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Insights Reflections on Product Quality - Comments

  1. Jul 4, 2016 #1

    Svein

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  2. jcsd
  3. Jul 5, 2016 #2
    It is impossible to test quality into a product. Quality must be designed into the product.

    Reference https://www.physicsforums.com/insights/reflections-product-quality/

    Some years ago I was the main RF test guy at Cisco Systems. I developed an automated test system that provided both the factory floor tests AND had a superset of those used for design validation.

    During the design validation phase of many products, there was a running discussion/debate with the design engineers whether what my system was reporting represented design flaws or manufacturing flaws in exemplars of the early design. I was under constant pressure to tweak the system to PASS the product so we could get it to market quicker. My refrain was, "Let's fix the product, not the tests." The tests, while often complex, were a relatively straight forward implementation of testing to the specifications set out in the design goals.

    So while I agree that you cannot test quality into a product, testing can certainly determine that the design has not yet achieved the level of desired quality.

    This is an important point, because the design engineers often wanted to argue that a given specification need not be tested, claiming that it was "guaranteed by design." I often answered, "If it is guaranteed by design, then why does it keep failing the test?" Eventually, I took the philosophy, "If it has not been tested, then it does not work." This is not an absolute truth statement, just an expression of my conviction that a company needs to test product to ALL their specifications before they gain confidence things are working as designed.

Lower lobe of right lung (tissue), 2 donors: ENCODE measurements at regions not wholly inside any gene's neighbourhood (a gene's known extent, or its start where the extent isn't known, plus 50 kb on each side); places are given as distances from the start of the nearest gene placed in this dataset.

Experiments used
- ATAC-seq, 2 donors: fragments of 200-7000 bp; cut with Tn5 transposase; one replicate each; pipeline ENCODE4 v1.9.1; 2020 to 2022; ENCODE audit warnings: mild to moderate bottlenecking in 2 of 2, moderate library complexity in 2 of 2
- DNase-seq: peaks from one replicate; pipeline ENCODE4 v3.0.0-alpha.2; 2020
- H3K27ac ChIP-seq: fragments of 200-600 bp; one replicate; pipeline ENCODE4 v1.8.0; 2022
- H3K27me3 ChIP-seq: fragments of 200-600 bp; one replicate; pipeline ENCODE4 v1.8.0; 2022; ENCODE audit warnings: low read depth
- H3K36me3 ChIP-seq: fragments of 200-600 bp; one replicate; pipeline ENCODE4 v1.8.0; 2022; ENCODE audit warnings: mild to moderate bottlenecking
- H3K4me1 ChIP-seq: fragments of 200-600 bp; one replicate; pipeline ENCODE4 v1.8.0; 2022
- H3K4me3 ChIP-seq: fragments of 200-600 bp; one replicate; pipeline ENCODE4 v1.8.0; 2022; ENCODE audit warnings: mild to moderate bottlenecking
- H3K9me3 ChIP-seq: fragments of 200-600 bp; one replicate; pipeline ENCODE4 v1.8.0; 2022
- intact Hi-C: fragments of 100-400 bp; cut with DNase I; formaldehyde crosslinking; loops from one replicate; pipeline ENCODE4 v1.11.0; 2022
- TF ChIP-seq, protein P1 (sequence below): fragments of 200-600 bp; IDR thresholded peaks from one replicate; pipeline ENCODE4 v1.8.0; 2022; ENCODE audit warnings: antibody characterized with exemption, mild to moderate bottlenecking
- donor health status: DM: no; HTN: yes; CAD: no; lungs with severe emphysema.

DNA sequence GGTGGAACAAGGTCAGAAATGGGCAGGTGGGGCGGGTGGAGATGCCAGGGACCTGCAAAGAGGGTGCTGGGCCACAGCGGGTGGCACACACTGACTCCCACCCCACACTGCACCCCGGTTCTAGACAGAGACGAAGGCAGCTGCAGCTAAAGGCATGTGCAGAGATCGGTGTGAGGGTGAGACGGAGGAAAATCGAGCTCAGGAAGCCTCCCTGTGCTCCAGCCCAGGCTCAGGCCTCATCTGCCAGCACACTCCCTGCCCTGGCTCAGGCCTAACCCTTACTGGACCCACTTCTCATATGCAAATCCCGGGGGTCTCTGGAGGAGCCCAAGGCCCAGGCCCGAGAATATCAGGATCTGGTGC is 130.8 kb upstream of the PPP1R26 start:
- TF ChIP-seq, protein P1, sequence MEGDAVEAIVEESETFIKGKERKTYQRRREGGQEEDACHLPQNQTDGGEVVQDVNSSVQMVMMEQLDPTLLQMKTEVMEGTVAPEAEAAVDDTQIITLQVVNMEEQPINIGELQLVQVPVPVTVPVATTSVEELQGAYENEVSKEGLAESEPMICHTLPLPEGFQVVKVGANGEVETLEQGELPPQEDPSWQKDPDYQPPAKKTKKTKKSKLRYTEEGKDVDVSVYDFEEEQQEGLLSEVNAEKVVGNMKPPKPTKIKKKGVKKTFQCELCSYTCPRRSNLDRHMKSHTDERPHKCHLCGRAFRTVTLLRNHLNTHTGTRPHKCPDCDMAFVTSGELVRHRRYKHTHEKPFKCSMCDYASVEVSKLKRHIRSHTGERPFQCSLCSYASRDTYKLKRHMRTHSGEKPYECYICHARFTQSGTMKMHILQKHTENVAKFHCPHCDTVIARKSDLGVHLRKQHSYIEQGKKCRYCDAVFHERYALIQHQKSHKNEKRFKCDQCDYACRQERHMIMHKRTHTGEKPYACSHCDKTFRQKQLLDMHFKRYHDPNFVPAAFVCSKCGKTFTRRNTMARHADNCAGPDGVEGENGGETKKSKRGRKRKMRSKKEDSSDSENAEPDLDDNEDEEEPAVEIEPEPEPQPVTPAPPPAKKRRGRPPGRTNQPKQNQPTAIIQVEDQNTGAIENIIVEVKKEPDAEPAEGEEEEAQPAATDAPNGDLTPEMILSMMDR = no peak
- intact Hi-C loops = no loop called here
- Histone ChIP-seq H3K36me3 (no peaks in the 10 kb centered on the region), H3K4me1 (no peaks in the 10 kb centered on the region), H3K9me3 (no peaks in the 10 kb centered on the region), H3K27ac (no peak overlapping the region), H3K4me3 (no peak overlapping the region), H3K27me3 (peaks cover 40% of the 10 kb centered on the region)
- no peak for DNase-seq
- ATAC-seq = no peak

The hardware designer is always responsible for the production yield. The purpose of production tests is to check production quality, not product quality.

    Reference https://www.physicsforums.com/insights/reflections-product-quality/

    The distinction between production quality and product quality is somewhat artificial, and completely artificial from the customer's perspective. What he buys either meets the specs or it doesn't. He doesn't care why, nor should he have to.

    There are inevitably design flaws that do not show up until the product is mass produced near or at full volumes. Other design flaws may not show up until production is moved from one factory to another, because only then is a design sensitivity to some manufacturer detail that was thought insignificant revealed.

    At the same time, the notion that the hardware designed is always responsible for the production yield ignores some of the nonsense and noncompliance that can occur on the factory floor, as well as some of the quality issues that can occur with components suddenly out of spec.

    When the prototype fulfills all marketing requirements, you are only 40% done

    Reference https://www.physicsforums.com/insights/reflections-product-quality/

    In my experience, people in a company tend to think of the "real" marketing requirements as the subset of the engineering specs they think the customers really care about; whereas, I always thought about them as the complete engineering spec. The motive was often to have an excuse to ship product that fulfilled what "customers really want" that may be out of spec in areas that "customers don't care about." In cases where this dichotomy exists, one needs to distinguish between the complete engineering specs and the "marketing requirements."